Big Data Requires More than Just Big Storage

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    Big Data and big storage go hand in hand in the age of the Internet of Things, but while scale-out solutions are coming fast and furious, the enterprise should still keep in mind that capacity is not the only consideration when planning for device-driven workloads.

    As most experts will confirm, speed counts just as much as size when dealing with extreme volumes, and not only in the form of faster throughput in support of rapid, even real-time, analytics. The ability to quickly configure and reconfigure storage environments is crucial as self-service, on-demand resource provisioning becomes more common.

    If you look back at what storage was like in the very early days of Spark and Hadoop, you’ll realize how much progress has been made, says InfoStor’s Paul Rubens. Back then, storage was provided by locally attached disk drives, which met the goal of keeping data close to processors but at the expense of numerous enterprise requirements such as compliance and regulatory controls, audit capabilities and even some key security functions. Since then, we’ve seen the development of the Hadoop Distributed File Systems (HDFS) as an API to allow for massive storage-only clusters, as well as software-defined storage (SDS), hyperconvergence on the physical layer and container-based virtualization – all of which result in tighter, more agile data infrastructure.

    At the same time, there has been a steady influx of object storage in Big Data environments, according to Jonathan Ring, CEO of Austin, Texas, storage software developer Caringo. One aspect that is often overlooked in Big Data architectures is that they create both data and metadata as part of the routine process of turning outside streams into actionable intelligence. By combining object storage with a highly sophisticated automation stack, organizations will be able to create a search-friendly archive while maintaining a high level of flexibility at critical points in the data-processing chain, such as ingestion and analytics. And it can do this using simple commodity storage hardware and common HTTP access.

    Flash storage is also making inroads into the data lake as new high-capacity solutions enter the channel. One of the latest is IBM’s DeepFlash 150 that provides upwards of 170 TB per rack managed under the Spectrum Scale GPFS (General Parallel File System) software stack. The company says it can deliver this solution at less than $1 per GB while maintaining key enterprise features like snapshots, replication, compression and encryption. The system can also be configured for other data-heavy workloads like rich media streaming, HPC storage and even in-memory data analytics. (Disclosure: I provide web content services for IBM.)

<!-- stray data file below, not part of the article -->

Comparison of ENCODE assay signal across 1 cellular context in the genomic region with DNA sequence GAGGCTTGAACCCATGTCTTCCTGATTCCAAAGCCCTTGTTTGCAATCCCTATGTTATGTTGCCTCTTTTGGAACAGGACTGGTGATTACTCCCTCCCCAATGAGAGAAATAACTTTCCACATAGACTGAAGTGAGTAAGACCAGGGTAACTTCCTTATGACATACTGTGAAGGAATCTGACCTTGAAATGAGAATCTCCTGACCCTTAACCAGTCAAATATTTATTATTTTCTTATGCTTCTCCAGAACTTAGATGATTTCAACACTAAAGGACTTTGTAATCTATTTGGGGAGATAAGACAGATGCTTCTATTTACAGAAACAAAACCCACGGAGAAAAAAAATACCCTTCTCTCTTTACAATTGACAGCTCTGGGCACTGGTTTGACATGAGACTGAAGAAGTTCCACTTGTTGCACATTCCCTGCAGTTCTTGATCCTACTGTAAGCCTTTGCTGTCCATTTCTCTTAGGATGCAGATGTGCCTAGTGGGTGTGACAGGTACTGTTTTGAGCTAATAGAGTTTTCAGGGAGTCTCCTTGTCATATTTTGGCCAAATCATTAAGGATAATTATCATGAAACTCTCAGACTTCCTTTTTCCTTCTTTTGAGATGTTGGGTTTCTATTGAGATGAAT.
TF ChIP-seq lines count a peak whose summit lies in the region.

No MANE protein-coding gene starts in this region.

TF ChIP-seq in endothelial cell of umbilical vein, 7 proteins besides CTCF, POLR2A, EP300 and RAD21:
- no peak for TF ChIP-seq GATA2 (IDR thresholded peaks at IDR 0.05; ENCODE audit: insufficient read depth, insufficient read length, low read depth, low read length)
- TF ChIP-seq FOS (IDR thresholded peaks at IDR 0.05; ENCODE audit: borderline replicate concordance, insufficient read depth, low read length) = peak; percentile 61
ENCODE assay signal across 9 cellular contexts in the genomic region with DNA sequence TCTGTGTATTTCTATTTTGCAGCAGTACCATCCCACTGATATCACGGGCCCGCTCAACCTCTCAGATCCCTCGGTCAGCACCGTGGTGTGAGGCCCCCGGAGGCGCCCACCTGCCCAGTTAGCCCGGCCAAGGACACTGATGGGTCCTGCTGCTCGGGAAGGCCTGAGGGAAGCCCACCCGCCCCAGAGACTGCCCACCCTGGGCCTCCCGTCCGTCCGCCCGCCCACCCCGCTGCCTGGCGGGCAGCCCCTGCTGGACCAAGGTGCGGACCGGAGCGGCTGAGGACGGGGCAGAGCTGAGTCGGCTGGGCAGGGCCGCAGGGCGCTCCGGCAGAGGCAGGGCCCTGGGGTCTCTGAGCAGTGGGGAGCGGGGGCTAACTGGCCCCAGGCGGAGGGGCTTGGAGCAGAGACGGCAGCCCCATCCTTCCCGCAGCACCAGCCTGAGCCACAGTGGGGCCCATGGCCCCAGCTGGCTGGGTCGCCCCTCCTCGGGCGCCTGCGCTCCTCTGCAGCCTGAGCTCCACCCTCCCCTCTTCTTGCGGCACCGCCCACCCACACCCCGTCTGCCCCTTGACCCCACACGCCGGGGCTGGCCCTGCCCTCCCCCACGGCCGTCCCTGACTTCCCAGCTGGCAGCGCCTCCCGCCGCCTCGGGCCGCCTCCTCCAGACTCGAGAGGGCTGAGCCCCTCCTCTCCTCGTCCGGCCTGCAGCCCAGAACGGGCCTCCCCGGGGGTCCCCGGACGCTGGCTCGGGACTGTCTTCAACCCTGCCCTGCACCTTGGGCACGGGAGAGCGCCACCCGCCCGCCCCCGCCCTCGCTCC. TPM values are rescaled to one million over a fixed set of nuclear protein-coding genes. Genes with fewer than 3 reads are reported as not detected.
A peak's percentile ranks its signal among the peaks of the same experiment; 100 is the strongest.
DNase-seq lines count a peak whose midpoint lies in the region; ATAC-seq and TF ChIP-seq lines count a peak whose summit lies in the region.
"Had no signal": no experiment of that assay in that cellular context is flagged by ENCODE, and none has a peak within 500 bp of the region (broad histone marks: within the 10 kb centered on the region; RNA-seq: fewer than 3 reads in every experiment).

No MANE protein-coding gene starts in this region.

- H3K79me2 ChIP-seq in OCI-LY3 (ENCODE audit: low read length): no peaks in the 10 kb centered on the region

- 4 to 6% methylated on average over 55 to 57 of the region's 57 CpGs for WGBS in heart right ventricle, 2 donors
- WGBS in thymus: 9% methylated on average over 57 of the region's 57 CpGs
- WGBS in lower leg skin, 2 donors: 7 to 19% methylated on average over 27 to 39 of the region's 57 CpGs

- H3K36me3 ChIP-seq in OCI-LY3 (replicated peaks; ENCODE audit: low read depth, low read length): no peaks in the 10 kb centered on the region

Even with these developments, Big Data will still pose a challenge when it comes to preserving and retrieving information. As Enterprise Storage Forum’s Henry Newman points out, data tiering is likely to emerge as a particularly thorny issue considering data collection is expected to exceed the capabilities of even the most robust network architecture. Getting the right data to the right tier within a reasonable timeframe will require a fair bit of processing, and this is before the real work begins in the analysis and modeling engines. As well, data movement will likely be continuous throughout the analytics lifecycle because knowledge of each data set will change constantly, and this will affect, among other things, where and how it is to be stored.

    To be sure, virtually all aspects of Big Data infrastructure will be works in progress for some time to come, if not indefinitely. But the very fact that the technology has matured to the point that the enterprise industry can finally embark on this journey is quite extraordinary, and there is no telling what digital treasures will be discovered once the full scope of Big Data analytics hits its stride.

    Arthur Cole writes about infrastructure for IT Business Edge. Cole has been covering the high-tech media and computing industries for more than 20 years, having served as editor of TV Technology, Video Technology News, Internet News and Multimedia Weekly. His contributions have appeared in Communications Today and Enterprise Networking Planet and as web content for numerous high-tech clients like TwinStrata and Carpathia. Follow Art on Twitter @acole602.


    Arthur Cole
    Arthur Cole
    With more than 20 years of experience in technology journalism, Arthur has written on the rise of everything from the first digital video editing platforms to virtualization, advanced cloud architectures and the Internet of Things. He is a regular contributor to IT Business Edge and Enterprise Networking Planet and provides blog posts and other web content to numerous company web sites in the high-tech and data communications industries.

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